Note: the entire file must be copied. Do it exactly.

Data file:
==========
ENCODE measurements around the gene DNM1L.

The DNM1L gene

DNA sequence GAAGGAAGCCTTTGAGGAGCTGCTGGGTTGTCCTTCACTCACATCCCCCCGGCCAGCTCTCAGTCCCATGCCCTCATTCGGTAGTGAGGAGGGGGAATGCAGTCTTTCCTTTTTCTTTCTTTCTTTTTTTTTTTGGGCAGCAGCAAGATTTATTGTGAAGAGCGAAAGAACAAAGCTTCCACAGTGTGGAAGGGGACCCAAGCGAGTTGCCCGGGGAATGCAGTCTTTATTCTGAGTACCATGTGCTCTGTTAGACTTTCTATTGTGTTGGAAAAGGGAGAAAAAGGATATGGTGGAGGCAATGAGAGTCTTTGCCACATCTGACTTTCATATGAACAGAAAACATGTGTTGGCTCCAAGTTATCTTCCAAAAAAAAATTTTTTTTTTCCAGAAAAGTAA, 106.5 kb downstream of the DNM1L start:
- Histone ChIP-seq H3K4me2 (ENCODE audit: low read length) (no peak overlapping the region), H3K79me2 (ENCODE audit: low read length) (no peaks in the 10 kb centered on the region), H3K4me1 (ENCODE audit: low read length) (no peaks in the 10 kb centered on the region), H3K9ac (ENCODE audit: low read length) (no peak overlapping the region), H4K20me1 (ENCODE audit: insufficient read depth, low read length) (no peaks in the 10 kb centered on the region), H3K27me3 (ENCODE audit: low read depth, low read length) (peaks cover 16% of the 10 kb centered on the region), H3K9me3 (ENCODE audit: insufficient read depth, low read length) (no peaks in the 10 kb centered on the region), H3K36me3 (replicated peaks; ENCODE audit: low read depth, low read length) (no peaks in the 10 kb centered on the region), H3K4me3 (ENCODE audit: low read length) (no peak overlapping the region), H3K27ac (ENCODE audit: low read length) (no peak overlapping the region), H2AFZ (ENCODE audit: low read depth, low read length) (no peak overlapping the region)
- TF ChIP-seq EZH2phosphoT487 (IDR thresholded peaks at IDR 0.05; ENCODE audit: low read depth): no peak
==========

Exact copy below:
ENCODE measurements around the gene DNM1L.

The DNM1L gene

DNA sequence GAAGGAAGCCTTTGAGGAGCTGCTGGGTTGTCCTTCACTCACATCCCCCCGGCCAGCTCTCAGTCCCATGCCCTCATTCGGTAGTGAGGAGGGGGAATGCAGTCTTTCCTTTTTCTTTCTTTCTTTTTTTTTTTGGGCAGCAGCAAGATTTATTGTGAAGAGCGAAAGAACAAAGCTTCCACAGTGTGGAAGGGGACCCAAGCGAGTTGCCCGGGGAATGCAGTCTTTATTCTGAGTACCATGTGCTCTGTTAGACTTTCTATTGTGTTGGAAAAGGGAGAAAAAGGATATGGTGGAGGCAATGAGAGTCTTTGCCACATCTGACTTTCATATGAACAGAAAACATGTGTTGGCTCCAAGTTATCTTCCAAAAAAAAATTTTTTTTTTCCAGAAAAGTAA, 106.5 kb downstream of the DNM1L start:
- Histone ChIP-seq H3K4me2 (ENCODE audit: low read length) (no peak overlapping the region), H3K79me2 (ENCODE audit: low read length) (no peaks in the 10 kb centered on the region), H3K4me1 (ENCODE audit: low read length) (no peaks in the 10 kb centered on the region), H3K9ac (ENCODE audit: low read length) (no peak overlapping the region), H4K20me1 (ENCODE audit: insufficient read depth, low read length) (no peaks in the 10 kb centered on the region), H3K27me3 (ENCODE audit: low read depth, low read length) (peaks cover 16% of the 10 kb centered on the region), H3K9me3 (ENCODE audit: insufficient read depth, low read length) (no peaks in the 10 kb centered on the region), H3K36me3 (replicated peaks; ENCODE audit: low read depth, low read length) (no peaks in the 10 kb centered on the region), H3K4me3 (ENCODE audit: low read length) (no peak overlapping the region), H3K27ac (ENCODE audit: low read length) (no peak overlapping the region), H2AFZ (ENCODE audit: low read depth, low read length) (no peak overlapping the region)
- TF ChIP-seq EZH2phosphoT487 (IDR thresholded peaks at IDR 0.05; ENCODE audit: low read depth): no peak